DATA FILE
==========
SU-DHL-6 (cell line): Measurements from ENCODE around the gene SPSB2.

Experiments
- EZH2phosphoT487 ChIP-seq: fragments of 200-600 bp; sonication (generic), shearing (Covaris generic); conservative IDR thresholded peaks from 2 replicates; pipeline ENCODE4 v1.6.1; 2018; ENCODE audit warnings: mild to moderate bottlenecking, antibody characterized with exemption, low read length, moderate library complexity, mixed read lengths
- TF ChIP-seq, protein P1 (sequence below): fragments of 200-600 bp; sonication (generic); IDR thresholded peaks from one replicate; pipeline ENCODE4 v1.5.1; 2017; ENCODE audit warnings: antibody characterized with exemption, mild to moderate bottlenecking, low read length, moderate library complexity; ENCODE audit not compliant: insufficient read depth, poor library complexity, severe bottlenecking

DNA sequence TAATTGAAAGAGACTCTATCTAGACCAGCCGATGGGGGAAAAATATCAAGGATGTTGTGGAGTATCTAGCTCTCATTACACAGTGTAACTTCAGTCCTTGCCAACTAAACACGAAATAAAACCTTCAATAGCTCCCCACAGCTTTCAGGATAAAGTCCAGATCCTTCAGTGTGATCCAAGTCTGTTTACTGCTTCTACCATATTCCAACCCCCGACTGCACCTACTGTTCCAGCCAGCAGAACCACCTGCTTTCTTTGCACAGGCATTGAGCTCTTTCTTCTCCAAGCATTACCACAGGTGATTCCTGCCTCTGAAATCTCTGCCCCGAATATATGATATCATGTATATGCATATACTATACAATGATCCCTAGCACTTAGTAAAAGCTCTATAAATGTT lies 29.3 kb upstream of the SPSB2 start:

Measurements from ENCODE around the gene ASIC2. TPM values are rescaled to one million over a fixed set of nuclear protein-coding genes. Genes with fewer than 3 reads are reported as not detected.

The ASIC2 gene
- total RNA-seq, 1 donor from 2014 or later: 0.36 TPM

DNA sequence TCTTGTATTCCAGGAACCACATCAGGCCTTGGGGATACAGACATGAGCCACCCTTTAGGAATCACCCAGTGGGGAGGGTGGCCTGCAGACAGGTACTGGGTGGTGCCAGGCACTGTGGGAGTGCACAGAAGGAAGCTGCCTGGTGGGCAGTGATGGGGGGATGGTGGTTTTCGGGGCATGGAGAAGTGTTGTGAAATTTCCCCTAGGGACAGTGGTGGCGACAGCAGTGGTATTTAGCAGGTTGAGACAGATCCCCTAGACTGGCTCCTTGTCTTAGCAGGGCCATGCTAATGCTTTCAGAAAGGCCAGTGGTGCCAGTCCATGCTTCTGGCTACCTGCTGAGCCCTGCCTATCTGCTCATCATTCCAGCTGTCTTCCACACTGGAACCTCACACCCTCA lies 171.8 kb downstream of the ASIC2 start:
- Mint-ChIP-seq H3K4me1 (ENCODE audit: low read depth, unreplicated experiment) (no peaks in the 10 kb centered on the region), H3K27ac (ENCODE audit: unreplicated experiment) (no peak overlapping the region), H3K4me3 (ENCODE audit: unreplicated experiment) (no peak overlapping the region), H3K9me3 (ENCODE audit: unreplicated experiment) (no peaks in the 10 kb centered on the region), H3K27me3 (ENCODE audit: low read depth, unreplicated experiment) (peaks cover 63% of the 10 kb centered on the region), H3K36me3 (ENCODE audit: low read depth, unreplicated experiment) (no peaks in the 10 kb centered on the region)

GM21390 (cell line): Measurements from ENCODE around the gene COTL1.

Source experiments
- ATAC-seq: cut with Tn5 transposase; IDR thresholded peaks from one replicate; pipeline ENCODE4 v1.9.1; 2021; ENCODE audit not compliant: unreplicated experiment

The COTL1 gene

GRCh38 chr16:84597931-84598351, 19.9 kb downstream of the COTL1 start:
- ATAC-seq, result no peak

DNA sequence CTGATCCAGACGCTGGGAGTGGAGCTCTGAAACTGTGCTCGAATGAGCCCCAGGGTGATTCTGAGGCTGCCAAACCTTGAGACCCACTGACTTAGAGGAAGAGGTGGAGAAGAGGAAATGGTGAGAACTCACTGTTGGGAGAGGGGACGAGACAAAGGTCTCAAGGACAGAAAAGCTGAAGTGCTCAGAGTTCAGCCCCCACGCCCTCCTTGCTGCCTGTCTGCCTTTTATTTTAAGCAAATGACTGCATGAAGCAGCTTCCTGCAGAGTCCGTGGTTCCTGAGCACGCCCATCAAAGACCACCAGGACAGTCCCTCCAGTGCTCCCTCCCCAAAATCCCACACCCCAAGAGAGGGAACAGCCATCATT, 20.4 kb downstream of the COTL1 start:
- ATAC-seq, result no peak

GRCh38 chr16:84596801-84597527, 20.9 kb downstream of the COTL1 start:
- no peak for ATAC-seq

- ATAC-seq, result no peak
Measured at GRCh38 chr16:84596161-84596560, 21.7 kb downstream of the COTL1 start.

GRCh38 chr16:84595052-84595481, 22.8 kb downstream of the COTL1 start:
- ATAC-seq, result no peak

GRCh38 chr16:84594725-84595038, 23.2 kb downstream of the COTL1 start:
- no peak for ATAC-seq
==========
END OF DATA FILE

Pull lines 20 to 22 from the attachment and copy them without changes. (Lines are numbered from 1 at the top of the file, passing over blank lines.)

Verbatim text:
- no peak for ATAC-seq

- ATAC-seq, result no peak
Measured at GRCh38 chr16:84596161-84596560, 21.7 kb downstream of the COTL1 start.